With a scale, a PUSH band, an accompanying waist band, and a flat surface, the test can be performed in almost any setting. Athlete profiles can be edited from the PUSH Portal, or on the fly using the application on the iPod/iPad. The PUSH unit is threaded through the waist belt, with the sensor placed on the small of the back.

  • Switch to the athlete’s profile and select tests icon (Fig 1).

  • Select the CMJ – Arm Swing test. This will display a description of the exercise (Fig 2).

  • Activate the unit (it will turn from red to green), perform the jump, and press the activation button again (it will turn green to red).

  • The iPod/iPad will give summary metrics (Fig 3). Pressing the analytics tab will give you additional information, such as peak velocity superimposed on average velocity (Fig 4), or peak and average power (Fig 5).

  • Upon returning to the tests section (Fig 1), the most recent jump height will be displayed.

  • Returning to the CMJ test description will display previous tests by date (Fig 2).

Utility and application

The CMJ gives a solid read on peak power as it applies directly to most sports. This is not limited to just performance testing though. In terms of athletic monitoring, it can give a solid gauge of preparedness based on physical outcomes.6 Monitoring physical outcomes (such as power) is easy to communicate, and can therefore be more actionable than other measurements. Convoluted measurements of blood glucose, respiratory exchange ratio, or other physiological measures don’t translate as readily to coaches, athletes, and strength and conditioning coaches as well as direct measures of performance. Performance outcomes are not only more actionable, but give a measure that correlates highly to physiological metrics like neuromuscular status.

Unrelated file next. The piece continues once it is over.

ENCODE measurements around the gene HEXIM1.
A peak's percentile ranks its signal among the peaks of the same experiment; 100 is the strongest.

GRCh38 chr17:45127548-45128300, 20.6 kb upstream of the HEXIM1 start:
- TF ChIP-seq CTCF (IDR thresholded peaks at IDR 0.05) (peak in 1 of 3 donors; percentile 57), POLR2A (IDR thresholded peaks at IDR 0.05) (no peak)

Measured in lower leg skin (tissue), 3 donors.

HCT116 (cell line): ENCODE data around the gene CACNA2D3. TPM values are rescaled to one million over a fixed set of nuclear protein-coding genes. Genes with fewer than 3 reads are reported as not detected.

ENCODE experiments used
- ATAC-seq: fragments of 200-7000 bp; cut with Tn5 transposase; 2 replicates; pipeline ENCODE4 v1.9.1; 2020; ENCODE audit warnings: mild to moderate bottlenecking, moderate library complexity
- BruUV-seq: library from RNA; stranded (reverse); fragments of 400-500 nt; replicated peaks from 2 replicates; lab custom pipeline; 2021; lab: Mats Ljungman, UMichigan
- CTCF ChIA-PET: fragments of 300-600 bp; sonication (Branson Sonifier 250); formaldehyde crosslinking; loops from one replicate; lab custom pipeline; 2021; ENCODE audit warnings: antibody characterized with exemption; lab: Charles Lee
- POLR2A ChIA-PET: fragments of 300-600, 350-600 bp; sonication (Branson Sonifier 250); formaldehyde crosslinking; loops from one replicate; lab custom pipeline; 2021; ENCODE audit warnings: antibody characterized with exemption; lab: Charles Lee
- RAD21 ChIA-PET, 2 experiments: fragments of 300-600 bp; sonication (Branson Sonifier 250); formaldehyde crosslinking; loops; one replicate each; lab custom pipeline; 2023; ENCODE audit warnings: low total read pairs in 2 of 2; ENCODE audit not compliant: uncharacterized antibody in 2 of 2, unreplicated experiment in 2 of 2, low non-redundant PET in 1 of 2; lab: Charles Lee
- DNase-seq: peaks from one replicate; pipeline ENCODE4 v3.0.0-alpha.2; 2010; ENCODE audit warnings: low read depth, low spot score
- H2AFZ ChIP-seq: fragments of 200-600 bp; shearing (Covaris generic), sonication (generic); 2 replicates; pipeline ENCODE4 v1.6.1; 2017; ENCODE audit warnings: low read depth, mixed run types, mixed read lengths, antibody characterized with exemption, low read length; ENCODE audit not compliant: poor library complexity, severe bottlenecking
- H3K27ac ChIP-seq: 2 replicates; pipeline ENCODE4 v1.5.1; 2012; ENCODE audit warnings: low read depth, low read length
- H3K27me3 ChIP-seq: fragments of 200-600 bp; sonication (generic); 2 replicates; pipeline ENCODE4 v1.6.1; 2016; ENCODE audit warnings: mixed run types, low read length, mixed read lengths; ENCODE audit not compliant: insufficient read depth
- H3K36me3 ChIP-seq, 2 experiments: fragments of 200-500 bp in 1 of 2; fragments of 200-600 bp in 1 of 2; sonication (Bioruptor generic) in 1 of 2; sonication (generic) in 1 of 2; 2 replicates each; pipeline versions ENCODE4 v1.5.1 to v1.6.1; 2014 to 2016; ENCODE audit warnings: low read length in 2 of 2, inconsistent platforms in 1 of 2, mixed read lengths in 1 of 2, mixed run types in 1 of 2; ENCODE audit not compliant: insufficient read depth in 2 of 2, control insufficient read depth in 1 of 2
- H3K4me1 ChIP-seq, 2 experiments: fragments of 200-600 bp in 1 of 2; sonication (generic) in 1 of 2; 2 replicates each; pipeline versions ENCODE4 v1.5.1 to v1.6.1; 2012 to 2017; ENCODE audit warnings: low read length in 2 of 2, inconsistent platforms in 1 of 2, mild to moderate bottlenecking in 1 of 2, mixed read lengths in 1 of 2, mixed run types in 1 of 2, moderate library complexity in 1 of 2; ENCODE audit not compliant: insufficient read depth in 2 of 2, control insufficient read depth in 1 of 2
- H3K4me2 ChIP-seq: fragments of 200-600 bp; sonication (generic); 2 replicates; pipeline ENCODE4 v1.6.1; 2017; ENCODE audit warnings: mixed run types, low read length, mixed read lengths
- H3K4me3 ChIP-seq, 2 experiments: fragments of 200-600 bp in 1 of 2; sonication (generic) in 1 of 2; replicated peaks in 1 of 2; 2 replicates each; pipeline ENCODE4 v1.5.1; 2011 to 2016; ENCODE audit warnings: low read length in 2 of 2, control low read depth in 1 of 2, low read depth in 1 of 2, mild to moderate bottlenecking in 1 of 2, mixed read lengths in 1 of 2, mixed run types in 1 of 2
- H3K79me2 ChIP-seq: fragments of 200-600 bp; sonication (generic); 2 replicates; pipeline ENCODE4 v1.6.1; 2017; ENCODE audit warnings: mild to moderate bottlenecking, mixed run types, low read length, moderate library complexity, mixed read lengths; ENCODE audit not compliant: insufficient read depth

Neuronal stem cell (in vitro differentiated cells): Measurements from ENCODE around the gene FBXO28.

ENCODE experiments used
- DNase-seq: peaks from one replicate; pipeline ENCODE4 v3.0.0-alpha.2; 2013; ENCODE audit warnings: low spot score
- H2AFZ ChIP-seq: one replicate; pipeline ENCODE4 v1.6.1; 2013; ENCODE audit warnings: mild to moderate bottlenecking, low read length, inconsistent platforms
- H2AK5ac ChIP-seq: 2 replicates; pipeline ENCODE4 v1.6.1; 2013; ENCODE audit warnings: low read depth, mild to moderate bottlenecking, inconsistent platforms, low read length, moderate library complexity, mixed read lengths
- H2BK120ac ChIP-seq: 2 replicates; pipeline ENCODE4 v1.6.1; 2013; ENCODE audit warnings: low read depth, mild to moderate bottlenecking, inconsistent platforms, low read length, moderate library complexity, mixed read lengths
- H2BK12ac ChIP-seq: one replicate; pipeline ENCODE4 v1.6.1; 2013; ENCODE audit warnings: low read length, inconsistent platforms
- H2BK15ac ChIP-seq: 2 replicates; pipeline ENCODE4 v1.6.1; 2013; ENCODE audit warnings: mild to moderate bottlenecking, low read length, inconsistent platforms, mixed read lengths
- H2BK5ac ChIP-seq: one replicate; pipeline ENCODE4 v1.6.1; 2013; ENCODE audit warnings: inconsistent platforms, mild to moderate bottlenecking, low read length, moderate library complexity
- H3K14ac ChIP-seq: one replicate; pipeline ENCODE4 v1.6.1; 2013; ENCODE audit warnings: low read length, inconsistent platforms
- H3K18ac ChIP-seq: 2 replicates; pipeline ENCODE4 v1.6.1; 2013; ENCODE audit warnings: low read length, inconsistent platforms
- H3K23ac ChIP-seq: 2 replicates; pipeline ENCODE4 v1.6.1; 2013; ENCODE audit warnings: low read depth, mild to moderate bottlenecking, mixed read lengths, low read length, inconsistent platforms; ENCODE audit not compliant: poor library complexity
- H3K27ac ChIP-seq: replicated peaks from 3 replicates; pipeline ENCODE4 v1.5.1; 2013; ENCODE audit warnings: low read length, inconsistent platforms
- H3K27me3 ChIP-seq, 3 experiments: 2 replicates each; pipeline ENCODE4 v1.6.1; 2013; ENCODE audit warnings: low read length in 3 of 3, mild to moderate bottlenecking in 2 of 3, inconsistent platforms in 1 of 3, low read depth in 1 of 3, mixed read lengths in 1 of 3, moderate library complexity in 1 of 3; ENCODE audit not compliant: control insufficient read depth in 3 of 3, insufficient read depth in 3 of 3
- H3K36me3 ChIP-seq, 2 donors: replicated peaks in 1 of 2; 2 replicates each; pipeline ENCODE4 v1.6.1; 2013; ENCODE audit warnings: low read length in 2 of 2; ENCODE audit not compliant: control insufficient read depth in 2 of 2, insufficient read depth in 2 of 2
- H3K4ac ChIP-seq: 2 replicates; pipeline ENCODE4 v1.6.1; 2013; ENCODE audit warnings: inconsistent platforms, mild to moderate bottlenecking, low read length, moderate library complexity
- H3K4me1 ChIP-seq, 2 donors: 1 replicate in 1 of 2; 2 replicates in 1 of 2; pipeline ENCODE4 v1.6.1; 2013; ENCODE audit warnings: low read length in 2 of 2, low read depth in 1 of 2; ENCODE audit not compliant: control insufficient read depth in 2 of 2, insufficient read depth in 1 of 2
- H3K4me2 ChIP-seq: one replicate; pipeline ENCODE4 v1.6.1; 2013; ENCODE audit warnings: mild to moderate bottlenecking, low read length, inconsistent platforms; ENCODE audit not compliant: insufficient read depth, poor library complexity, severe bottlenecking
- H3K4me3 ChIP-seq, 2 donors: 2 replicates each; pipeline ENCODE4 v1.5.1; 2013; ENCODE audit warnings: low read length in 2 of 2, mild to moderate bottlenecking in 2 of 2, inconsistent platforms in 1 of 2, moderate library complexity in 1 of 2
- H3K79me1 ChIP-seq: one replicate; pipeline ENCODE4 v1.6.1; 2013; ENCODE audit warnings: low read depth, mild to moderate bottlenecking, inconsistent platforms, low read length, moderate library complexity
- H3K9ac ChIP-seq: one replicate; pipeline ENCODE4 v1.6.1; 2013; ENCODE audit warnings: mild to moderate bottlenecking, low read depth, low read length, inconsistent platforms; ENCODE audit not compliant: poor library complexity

The system offered by PUSH allows for multiple stations to run simultaneously with few facility restrictions. Rather than pulling antiquated equipment from storage in many facilities, the multifaceted piece of equipment that the PUSH Band is can supersede old testing methods.

Another advantage specific to PUSH, is the streamlined approach in which flights of athletes can be efficiently imported to PUSH Portal (Figure 6). The data syncs to the Portal, allowing progress to be monitored over time (Figure 7). Export functions allow the data to be pooled to provide team and position comparisons. Much like the testing process with PUSH, data management is simplified. As a professional strength and conditioning coach this gives you a streamlined approach to communicating progress.

And lastly, if the testing process was so easy, why wouldn’t you do it?

References

  1. Markovic G, Jaric S. Scaling of muscle power to body size: The effect of stretch-shortening cycle. Eur J Appl Physiol. 2005;95(1):11-19. doi:10.1007/s00421-005-1385-5.
  2. Nedeljkovic a, Mirkov DM, Bozic P, Jaric S. Tests of muscle power output: the role of body size. Int J Sports Med. 2009;30(2):100-106. doi:10.1055/s-2008-1038886.
  3. Sayers SP, Harackiewicz D V, Harman EA, Frykman PN, Rosenstein MT. Cross-Validation of Three Jump Power Equations.; 1999. doi:10.1097/00005768-199904000-00013.
  4. Haines B, Deakin G. Longitudinal neuromuscular monitoring tool: a case study using bodyweight vs loaded countermovement jump. J Aust Strength Cond. 2014;22(5):37-40.
  5. Miller T. NSCA’s Guide to Tests and Assessments. (Miller T, ed.). Champaign, IL: Human Kinetics; 2012.
  6. Langley M. Athlete Monitoring and Frequency of Feedback. 2016. http://www.trainwithpush.com/blog/athlete-monitoring-frequency-of-feedback-by-mark-langley.